Norse Code by Greg van Eekhout (2009)

February 23, 2011 at 9:35 pm (mythology, urban fantasy)

This novel gave me what I can only call a “seventies vibe.”   That is, something about the execution reminded me of speculative fiction novels from the 1970s, or possibly even the 1960s.  Which is odd, because I haven’t felt similarly about other urban fantasy novels (of which I have read some, not many).

At any rate, van Eekhout’s premise is that the Norse gods were and are real, and that Ragnarok thing?  About to happen.  Fimbulwinter (three years of just winter) is already in progress.   One of the main characters, Mist, was recruited to be a Valkyrie and is having second thoughts; the other is Hermod, a god still carrying around a load of guilt about his brother Baldur’s death.  The big plot, of course, is about whether the world’s going to end or not, or more specifically, whether Hermod and Mist can keep it from ending.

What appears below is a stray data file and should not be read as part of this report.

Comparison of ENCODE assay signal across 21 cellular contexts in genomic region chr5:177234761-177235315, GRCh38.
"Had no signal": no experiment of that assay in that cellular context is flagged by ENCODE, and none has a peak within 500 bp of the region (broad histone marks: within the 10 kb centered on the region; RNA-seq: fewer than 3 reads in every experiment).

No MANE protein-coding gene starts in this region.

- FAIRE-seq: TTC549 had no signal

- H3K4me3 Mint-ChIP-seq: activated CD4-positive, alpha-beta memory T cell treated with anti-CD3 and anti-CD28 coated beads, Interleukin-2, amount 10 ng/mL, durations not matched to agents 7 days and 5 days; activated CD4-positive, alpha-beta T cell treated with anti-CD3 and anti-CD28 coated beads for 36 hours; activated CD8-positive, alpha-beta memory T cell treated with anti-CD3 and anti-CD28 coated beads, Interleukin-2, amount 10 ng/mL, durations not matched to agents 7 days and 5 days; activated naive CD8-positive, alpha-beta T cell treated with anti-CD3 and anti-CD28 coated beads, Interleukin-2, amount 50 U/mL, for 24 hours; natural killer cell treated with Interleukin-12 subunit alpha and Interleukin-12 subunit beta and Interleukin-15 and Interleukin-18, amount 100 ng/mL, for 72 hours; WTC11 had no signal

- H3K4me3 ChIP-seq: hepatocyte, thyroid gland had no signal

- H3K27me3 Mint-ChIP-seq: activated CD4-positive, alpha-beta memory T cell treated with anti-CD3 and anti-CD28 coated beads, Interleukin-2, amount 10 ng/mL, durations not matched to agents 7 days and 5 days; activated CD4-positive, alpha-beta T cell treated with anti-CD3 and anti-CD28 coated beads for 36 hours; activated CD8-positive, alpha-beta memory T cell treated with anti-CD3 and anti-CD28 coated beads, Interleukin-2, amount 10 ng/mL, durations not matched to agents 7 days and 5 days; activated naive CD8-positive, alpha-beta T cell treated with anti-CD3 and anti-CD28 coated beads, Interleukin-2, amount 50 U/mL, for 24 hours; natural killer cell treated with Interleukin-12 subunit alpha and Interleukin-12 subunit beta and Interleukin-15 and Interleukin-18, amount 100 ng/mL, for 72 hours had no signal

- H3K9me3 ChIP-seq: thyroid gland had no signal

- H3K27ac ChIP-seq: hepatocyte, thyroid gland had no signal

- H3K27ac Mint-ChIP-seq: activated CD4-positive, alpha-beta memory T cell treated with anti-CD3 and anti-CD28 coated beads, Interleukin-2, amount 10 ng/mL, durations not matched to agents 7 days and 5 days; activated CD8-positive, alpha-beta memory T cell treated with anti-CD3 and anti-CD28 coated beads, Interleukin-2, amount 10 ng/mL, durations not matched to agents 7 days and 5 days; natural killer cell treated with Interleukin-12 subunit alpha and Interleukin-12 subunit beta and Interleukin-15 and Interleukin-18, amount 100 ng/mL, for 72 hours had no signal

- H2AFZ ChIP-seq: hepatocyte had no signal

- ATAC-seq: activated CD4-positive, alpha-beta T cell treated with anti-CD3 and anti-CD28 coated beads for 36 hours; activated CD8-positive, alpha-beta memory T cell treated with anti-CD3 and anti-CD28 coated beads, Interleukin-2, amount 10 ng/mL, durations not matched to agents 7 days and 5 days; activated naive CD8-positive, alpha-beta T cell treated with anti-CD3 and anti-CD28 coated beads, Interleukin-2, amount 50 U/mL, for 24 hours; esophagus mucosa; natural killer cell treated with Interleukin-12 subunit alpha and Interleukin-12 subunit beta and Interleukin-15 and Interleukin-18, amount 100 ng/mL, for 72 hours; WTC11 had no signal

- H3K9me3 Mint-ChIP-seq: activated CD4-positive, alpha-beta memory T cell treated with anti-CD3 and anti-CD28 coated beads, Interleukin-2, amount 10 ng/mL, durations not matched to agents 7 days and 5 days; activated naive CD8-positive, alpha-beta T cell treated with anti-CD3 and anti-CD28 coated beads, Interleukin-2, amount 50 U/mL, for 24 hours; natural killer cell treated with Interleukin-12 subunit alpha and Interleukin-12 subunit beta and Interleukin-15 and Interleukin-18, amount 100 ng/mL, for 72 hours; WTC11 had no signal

I enjoyed the read – it’s definitely a well-written book – but I don’t think it’s going to remain part of our permanent collection.  Fundamentally, it didn’t hold many surprises for me.  Perhaps I just know too much about Norse mythology already, or I’ve just read too many Norse-based books in the last few years.

Okay, I’ve read two others: Runemarks by Joanne Harris, and All the Windwracked Stars by Elizabeth Bear.   And upon reflection, it might be difficult to find three books based on the same mythology that are more different.

Still, I reached the end of the book with a feeling of satisfaction that it wound up more or less as I expected.  I suppose from some perspectives that’s a good thing.  But while it’s a good book, don’t get me wrong, it doesn’t have that whatever-it-is that sets it apart from other books.   Your mileage may vary, of course.


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